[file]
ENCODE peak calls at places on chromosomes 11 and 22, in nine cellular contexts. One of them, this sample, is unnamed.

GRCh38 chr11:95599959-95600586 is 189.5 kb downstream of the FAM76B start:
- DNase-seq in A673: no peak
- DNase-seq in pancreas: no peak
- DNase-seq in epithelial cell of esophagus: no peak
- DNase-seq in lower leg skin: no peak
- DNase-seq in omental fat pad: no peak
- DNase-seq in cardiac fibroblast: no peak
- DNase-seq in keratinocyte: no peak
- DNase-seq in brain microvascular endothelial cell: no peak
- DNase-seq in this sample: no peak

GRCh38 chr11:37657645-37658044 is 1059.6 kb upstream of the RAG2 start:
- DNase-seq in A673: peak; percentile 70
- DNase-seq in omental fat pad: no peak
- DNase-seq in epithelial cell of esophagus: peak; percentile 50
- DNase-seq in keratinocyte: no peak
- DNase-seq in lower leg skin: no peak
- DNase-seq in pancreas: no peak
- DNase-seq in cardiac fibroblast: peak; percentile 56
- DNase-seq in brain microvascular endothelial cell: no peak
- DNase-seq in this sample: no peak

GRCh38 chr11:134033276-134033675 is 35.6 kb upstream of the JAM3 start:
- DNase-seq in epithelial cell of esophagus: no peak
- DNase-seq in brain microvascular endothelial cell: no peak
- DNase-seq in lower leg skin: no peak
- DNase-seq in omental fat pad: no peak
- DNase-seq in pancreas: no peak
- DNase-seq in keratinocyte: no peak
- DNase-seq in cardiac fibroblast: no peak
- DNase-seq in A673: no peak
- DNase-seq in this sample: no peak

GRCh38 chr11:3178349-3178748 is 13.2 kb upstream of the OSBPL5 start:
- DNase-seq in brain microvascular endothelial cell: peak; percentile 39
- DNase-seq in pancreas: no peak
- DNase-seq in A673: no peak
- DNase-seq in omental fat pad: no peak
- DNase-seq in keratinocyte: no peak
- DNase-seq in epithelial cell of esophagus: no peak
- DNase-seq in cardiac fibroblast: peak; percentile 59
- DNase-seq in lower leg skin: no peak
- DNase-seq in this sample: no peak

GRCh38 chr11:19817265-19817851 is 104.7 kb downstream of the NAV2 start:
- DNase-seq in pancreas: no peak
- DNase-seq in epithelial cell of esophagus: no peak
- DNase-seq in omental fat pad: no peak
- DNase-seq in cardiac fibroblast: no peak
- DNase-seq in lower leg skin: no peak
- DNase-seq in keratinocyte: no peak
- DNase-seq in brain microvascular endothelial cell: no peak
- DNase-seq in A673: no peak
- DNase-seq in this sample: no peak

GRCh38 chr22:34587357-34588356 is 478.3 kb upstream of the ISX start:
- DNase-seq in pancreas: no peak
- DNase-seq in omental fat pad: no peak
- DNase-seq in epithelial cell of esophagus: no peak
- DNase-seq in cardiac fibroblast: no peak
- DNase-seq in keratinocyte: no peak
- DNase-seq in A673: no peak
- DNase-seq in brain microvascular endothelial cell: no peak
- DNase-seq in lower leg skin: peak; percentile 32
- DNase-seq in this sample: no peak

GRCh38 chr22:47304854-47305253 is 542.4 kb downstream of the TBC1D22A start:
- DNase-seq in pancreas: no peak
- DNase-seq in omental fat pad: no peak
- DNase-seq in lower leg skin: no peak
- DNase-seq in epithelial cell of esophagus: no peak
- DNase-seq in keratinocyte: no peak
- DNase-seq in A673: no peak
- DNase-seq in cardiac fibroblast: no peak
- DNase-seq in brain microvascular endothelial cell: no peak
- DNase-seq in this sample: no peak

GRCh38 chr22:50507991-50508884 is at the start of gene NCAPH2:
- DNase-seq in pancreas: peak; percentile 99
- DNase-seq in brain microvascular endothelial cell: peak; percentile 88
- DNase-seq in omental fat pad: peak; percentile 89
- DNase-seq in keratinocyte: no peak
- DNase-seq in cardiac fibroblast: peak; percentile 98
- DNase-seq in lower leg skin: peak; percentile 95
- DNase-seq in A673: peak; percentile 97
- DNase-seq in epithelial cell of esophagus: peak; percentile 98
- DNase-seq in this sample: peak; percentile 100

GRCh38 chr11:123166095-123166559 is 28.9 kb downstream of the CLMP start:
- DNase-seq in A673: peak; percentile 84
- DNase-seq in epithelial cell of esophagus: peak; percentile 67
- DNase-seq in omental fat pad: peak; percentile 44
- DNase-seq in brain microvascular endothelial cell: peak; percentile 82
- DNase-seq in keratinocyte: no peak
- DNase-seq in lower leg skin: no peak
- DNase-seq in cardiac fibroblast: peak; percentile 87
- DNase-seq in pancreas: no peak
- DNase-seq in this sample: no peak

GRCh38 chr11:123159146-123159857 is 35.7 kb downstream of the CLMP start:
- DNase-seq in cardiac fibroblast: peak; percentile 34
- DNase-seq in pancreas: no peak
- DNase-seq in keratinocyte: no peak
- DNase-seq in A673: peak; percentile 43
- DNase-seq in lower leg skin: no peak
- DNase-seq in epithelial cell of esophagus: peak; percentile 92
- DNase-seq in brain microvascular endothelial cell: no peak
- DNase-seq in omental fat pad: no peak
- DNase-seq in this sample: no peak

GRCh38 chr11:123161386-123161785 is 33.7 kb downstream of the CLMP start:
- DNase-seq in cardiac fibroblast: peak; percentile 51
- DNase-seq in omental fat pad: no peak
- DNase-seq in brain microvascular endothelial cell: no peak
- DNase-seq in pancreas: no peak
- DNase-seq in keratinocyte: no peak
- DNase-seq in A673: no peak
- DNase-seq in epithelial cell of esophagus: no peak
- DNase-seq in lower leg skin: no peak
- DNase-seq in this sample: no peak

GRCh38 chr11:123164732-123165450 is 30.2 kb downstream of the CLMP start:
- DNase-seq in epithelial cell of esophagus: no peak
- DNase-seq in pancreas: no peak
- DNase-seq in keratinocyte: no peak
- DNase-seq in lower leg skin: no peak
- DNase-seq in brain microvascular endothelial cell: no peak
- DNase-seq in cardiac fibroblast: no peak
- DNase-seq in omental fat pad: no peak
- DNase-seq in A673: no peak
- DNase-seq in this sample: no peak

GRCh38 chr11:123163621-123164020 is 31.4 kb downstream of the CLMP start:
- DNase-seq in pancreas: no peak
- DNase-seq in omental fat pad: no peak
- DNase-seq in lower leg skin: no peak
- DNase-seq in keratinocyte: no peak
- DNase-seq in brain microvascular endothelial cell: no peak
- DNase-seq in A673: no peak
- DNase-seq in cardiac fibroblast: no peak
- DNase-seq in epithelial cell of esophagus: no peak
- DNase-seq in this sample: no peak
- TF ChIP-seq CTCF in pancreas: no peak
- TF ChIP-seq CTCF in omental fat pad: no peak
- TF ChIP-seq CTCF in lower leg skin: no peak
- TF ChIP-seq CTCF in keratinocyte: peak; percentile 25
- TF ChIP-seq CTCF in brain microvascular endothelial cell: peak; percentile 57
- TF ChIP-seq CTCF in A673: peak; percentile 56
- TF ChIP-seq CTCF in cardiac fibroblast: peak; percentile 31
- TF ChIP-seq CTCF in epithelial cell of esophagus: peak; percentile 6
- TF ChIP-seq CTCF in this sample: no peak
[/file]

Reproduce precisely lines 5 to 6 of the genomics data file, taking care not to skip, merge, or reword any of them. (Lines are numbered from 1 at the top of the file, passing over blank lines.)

- DNase-seq in epithelial cell of esophagus: no peak
- DNase-seq in lower leg skin: no peak